When Zomato was setting up shop six years ago, the online restaurant search service had to woo engineers, but many weren’t interested in working for an unknown company. Instead, they wanted to work for larger and prestigious names. Slowly, that is changing.
Indian companies such as Zomato and Flipkart, which make their own technology products rather than provide services are becoming more attractive to the country’s engineering school graduates, and are hiring more people as they alter technology industry hiring patterns.
“We had to convince parents to let their kids work with us. Most people had no idea of what a products startup can offer,” said Gunjan Patidar, Zomato’s chief technology officer, talking about the company’s early days. “They know about Infosys and TCS because that’s where their cousins and friends have worked.”
Backed by Silicon Valley-based venture capitalists, these homegrown companies are not afraid to match salary packages offered by established foreign companies, and offer perks such as employee stock options.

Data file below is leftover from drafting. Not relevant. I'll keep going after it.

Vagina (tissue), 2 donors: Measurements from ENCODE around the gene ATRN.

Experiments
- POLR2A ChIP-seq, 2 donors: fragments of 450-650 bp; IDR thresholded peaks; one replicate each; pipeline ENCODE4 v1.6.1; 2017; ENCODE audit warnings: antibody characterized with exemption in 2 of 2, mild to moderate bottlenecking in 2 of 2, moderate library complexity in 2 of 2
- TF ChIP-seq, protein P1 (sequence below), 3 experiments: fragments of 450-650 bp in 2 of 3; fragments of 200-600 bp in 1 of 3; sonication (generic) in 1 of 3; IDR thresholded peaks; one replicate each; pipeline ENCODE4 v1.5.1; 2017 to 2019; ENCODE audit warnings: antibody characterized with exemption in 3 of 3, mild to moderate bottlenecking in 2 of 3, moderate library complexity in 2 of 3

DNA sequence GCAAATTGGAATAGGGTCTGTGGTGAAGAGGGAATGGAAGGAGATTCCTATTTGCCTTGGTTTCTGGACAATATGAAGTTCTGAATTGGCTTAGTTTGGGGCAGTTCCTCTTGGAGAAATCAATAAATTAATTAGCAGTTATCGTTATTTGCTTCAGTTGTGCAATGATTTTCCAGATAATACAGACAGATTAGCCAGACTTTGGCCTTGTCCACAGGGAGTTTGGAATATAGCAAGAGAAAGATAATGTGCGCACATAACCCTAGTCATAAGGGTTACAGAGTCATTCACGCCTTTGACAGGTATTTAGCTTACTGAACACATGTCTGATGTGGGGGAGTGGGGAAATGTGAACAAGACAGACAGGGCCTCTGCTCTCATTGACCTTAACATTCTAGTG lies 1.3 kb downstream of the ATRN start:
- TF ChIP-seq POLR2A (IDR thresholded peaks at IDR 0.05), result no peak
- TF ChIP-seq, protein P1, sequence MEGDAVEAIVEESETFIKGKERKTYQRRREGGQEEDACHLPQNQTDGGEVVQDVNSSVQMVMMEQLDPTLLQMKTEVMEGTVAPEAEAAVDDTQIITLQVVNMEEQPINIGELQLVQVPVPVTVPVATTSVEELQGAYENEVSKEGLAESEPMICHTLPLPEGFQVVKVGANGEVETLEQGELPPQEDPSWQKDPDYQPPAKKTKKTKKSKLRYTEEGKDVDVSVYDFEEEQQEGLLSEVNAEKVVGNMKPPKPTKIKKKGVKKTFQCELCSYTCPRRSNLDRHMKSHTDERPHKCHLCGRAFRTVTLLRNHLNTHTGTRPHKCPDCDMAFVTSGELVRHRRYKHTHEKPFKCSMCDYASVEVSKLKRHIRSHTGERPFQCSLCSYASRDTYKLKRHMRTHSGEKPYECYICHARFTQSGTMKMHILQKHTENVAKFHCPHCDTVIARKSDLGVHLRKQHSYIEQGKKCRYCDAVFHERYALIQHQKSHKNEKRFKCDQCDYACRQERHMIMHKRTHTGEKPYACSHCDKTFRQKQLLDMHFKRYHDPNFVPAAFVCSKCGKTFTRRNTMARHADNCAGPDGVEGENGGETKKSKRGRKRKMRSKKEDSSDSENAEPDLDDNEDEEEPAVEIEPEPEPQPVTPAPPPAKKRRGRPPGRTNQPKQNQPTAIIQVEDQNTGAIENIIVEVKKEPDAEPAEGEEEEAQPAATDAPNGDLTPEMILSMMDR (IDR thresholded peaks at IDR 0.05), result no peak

Not everyone is born to be an engineer, but in India, many parents are determined to make it so for their children. India produces about 80,000 engineering graduates every year, according to Sandhya Chintala, vice president of the National Association of Software and Services Companies.
Engineering is considered a prestigious profession. In India’s close-knit family system, jobs can be associated with upward mobility, and can make a son or daughter a better marriage prospect. Children often have no say in the decision.
Working in information technology services with hundreds of thousands of employees, such as Tata Consultancy Services or Infosys, which handle other companies’ technology needs, has long been the easiest way for graduates to go abroad on job assignments, adding to their perceived social worth.
“I often say in India people first become engineers and then they decide what to do with their lives,” said Girish Mathrubootham, founder and chief executive of online customer support platform Freshdesk, which recently raised $31 million in funding from private equity firms Tiger Global, Accel Partners and Google Capital.
Freshdesk lost a potential employee in the early days to TCS because the employee’s parents wanted him to work for a well known company, Mathrubootham said. “Now we have an employee who went to work with Honeywell, but she came back within six months.”
via Software products bring hot career choices as India looks beyond IT services | India Insight.